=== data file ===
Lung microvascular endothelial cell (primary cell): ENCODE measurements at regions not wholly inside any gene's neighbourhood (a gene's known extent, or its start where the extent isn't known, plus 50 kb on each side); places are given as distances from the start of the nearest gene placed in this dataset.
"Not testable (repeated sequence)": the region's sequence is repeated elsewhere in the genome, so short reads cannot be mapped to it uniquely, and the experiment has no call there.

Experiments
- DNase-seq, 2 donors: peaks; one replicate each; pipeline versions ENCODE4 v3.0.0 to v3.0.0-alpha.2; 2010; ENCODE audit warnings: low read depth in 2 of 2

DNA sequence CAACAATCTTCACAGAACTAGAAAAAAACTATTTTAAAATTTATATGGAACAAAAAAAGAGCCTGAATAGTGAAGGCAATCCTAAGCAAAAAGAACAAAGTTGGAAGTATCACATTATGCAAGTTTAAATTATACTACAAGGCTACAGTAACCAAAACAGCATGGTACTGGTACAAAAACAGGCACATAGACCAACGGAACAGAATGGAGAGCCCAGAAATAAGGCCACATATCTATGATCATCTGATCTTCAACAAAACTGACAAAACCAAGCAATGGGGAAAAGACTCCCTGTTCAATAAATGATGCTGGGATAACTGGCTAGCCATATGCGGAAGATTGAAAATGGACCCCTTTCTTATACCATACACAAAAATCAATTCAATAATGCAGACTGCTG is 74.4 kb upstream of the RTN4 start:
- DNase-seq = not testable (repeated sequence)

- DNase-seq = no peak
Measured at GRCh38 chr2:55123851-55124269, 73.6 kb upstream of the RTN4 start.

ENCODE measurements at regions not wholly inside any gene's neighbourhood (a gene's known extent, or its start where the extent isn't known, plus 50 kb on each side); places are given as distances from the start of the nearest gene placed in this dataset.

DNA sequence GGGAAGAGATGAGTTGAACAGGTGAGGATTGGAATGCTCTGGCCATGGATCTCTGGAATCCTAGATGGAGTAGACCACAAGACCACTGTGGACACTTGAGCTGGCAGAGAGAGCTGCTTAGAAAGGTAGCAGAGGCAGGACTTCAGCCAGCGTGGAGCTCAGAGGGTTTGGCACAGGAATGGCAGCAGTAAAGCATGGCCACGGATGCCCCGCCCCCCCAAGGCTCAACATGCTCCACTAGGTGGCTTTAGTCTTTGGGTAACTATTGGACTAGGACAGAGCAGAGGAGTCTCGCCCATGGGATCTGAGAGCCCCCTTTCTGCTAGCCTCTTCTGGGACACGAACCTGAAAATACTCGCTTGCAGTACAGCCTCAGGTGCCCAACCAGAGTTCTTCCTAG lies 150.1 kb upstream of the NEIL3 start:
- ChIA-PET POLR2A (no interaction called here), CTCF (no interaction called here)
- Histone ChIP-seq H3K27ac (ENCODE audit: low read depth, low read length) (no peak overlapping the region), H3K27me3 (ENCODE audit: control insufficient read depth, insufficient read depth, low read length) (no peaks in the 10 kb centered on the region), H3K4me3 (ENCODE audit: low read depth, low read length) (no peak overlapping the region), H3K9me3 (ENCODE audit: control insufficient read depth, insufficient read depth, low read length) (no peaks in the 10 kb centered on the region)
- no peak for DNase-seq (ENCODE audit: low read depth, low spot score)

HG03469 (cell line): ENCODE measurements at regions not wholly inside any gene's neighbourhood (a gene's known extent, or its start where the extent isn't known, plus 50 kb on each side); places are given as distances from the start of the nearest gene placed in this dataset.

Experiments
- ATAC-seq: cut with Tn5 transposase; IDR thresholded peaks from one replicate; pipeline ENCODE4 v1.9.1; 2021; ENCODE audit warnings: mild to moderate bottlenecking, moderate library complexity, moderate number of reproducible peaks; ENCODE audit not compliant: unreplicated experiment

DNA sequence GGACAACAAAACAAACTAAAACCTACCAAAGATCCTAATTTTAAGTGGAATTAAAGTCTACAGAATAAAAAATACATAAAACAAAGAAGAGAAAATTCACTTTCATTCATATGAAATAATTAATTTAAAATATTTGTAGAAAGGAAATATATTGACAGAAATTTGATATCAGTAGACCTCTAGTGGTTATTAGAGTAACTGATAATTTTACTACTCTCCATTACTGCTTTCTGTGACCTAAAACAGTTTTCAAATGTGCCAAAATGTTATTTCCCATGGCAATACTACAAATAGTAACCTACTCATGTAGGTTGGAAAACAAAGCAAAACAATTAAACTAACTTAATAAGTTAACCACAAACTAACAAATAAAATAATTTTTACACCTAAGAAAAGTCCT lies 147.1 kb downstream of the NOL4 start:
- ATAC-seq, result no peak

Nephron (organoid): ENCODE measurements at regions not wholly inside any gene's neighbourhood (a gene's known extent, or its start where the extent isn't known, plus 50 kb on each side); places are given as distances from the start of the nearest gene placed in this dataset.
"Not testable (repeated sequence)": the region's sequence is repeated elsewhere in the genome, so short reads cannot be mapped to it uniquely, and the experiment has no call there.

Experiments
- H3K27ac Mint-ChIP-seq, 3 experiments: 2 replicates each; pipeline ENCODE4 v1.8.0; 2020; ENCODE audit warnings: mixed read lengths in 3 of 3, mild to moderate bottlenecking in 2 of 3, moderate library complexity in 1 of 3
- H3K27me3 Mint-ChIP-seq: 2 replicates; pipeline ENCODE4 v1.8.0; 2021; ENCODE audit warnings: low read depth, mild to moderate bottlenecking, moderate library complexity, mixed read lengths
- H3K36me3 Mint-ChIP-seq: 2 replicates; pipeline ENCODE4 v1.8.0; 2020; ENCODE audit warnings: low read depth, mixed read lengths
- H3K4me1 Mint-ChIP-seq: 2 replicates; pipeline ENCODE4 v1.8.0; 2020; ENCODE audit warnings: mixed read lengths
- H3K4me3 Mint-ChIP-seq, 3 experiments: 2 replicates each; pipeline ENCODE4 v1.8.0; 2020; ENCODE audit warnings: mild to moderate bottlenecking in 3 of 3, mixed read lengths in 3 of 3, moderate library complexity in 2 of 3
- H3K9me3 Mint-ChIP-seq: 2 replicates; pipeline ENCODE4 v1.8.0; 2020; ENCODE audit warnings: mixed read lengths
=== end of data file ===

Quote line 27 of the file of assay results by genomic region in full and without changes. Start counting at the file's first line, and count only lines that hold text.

- H3K9me3 Mint-ChIP-seq: 2 replicates; pipeline ENCODE4 v1.8.0; 2020; ENCODE audit warnings: mixed read lengths